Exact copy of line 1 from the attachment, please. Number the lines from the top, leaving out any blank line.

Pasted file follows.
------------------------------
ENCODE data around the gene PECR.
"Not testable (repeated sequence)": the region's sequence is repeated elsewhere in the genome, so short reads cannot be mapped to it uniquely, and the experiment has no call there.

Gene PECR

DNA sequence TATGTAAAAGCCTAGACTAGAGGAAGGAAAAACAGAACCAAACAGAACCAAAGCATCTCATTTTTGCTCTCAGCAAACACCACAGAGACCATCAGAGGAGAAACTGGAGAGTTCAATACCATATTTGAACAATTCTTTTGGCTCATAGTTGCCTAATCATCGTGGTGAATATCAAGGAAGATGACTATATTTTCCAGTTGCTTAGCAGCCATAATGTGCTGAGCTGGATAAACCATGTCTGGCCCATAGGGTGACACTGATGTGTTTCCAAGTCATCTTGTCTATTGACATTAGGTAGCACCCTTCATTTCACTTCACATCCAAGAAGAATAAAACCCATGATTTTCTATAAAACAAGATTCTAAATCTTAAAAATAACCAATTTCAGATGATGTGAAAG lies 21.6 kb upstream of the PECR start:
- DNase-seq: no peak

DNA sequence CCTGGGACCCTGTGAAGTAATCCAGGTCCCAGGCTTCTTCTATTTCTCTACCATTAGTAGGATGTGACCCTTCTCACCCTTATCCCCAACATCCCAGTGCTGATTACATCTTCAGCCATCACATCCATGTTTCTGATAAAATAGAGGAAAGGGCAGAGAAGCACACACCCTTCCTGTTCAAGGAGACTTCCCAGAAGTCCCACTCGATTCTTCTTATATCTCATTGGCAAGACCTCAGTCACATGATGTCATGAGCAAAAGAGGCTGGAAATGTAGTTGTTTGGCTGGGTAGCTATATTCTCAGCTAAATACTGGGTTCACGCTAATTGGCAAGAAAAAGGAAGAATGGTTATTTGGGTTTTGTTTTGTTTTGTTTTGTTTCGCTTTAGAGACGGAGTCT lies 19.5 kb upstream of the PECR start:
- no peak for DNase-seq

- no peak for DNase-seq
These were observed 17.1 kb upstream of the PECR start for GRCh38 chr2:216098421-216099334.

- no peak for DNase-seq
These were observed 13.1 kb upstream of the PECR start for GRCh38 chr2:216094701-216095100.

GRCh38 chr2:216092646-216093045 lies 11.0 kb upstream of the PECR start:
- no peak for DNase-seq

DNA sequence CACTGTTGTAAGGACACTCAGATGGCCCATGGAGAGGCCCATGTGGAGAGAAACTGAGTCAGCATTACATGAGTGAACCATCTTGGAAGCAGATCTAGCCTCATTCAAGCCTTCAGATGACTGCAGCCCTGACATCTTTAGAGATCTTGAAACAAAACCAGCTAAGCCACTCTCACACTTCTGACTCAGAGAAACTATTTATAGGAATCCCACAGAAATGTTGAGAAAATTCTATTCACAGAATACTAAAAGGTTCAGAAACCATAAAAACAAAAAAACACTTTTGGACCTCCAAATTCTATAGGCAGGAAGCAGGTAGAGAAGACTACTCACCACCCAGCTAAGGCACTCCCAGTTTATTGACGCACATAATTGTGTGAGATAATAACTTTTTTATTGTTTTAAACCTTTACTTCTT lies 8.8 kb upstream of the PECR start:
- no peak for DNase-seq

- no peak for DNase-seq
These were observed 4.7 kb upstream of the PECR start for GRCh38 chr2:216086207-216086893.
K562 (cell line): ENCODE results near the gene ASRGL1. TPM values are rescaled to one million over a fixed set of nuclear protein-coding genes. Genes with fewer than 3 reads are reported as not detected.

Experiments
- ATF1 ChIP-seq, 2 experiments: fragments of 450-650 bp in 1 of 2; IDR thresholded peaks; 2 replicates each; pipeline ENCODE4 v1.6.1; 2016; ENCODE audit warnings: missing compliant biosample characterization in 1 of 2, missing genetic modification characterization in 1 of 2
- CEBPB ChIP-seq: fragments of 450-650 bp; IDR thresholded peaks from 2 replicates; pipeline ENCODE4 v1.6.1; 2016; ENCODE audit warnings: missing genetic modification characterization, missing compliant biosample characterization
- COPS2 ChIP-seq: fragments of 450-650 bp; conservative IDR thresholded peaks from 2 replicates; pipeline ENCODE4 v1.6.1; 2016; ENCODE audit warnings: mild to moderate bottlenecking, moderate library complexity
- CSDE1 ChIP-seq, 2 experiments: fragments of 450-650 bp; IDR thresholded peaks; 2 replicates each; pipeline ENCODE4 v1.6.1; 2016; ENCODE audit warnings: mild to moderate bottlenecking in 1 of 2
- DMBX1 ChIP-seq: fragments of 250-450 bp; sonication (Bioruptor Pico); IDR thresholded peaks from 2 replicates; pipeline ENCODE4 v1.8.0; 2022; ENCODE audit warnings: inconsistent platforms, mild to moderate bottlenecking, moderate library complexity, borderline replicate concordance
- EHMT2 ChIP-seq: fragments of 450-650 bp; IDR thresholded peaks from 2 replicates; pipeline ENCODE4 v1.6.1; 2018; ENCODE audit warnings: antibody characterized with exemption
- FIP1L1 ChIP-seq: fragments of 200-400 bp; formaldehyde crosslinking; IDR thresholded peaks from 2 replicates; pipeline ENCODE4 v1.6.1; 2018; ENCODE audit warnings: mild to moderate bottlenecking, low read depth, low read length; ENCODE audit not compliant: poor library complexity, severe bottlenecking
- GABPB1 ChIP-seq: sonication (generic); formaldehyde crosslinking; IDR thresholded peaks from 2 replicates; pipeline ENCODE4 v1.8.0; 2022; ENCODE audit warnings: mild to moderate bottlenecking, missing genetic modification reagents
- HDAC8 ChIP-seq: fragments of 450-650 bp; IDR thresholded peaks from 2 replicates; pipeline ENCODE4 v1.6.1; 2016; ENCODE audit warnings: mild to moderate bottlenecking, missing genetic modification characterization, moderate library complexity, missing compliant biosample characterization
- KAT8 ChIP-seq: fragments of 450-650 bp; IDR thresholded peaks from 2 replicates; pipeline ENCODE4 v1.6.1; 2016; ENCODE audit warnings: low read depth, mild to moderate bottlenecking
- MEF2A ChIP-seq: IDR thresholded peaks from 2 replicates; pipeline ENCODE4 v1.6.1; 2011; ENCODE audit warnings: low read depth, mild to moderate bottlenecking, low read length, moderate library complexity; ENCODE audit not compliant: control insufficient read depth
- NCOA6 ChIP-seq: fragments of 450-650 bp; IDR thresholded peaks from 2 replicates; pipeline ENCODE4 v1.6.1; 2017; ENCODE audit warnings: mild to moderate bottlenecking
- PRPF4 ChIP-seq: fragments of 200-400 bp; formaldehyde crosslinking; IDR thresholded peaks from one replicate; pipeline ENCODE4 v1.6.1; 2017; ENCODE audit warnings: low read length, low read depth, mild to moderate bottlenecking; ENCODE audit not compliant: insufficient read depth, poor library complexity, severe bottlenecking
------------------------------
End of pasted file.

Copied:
ENCODE data around the gene PECR.